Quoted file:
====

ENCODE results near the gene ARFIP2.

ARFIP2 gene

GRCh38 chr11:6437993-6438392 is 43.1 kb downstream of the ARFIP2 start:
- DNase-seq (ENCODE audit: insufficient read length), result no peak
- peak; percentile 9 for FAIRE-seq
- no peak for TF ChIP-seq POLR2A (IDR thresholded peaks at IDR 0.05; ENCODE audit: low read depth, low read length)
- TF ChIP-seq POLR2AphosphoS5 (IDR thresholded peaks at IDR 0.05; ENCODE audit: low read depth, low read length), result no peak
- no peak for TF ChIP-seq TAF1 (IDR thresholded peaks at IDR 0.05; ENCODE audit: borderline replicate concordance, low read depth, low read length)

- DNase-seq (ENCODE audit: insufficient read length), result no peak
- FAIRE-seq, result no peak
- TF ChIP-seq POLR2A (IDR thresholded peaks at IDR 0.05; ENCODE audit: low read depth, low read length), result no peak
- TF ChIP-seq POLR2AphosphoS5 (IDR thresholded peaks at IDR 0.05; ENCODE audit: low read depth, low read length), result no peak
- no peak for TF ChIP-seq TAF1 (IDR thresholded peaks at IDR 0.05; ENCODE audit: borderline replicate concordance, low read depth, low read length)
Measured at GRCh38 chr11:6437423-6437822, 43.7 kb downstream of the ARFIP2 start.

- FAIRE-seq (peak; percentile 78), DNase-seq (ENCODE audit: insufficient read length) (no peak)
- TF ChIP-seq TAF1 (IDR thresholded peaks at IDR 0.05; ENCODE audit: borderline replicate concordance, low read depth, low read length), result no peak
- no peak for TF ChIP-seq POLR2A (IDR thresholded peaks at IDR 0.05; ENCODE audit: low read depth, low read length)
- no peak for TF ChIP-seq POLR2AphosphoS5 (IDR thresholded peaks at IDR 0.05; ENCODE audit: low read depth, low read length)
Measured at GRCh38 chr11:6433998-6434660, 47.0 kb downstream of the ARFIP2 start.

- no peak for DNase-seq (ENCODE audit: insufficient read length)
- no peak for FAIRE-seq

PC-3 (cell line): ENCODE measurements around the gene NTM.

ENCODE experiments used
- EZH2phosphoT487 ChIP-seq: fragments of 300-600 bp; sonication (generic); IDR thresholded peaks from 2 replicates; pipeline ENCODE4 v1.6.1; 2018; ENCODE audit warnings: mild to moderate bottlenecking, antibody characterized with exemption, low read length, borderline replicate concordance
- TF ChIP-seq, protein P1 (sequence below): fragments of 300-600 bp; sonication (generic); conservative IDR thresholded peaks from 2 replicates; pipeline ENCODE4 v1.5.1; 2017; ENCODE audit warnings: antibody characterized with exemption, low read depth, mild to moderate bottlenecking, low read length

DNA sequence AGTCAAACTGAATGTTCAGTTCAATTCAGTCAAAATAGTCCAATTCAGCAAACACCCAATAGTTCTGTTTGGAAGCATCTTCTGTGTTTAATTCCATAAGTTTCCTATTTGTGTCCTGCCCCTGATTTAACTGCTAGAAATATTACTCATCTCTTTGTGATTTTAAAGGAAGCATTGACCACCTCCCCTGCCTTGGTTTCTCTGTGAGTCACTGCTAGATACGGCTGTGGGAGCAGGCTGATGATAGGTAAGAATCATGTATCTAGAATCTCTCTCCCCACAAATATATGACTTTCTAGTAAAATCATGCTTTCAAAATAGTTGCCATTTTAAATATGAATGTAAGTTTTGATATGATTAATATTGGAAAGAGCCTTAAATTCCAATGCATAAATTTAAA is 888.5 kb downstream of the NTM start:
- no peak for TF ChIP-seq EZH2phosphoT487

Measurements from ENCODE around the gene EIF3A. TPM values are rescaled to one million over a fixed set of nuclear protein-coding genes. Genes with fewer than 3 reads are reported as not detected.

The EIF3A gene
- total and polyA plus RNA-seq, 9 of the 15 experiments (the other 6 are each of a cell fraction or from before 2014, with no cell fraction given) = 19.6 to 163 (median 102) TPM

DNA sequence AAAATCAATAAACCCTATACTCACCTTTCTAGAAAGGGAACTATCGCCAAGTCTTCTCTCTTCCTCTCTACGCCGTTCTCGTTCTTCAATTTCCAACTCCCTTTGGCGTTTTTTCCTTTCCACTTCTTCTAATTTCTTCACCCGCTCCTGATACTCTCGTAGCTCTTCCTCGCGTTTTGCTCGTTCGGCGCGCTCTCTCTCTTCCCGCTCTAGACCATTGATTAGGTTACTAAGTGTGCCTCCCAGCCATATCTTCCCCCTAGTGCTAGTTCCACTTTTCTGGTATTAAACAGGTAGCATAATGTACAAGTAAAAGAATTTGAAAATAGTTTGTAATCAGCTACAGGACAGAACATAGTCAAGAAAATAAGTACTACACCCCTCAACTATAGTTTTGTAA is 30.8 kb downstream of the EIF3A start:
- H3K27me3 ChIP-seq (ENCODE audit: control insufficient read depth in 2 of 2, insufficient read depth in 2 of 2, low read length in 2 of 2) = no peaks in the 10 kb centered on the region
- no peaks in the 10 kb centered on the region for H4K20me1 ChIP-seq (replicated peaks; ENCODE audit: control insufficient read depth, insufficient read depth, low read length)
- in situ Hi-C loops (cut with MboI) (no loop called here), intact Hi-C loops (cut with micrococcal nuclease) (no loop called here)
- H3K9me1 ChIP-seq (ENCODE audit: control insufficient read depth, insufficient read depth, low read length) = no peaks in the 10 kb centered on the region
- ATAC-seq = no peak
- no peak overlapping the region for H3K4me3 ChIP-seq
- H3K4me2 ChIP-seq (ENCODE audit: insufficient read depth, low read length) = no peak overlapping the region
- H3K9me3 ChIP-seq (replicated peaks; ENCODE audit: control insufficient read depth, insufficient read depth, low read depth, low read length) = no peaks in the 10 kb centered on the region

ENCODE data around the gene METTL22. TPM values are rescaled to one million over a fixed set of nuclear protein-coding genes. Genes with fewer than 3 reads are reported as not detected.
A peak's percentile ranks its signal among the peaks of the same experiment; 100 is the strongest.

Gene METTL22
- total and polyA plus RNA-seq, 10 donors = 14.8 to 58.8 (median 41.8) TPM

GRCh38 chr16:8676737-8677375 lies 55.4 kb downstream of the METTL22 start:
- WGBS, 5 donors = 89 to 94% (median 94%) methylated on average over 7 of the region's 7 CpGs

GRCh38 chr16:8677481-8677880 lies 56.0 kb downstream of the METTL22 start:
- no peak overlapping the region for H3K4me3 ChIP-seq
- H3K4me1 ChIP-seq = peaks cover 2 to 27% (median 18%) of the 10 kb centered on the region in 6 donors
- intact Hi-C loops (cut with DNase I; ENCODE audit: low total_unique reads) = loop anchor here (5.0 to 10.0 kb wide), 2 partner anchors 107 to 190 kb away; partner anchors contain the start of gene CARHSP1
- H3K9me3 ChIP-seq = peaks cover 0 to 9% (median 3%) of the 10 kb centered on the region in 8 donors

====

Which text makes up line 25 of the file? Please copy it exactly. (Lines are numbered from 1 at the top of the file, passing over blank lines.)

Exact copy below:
- TF ChIP-seq, protein P1 (sequence below): fragments of 300-600 bp; sonication (generic); conservative IDR thresholded peaks from 2 replicates; pipeline ENCODE4 v1.5.1; 2017; ENCODE audit warnings: antibody characterized with exemption, low read depth, mild to moderate bottlenecking, low read length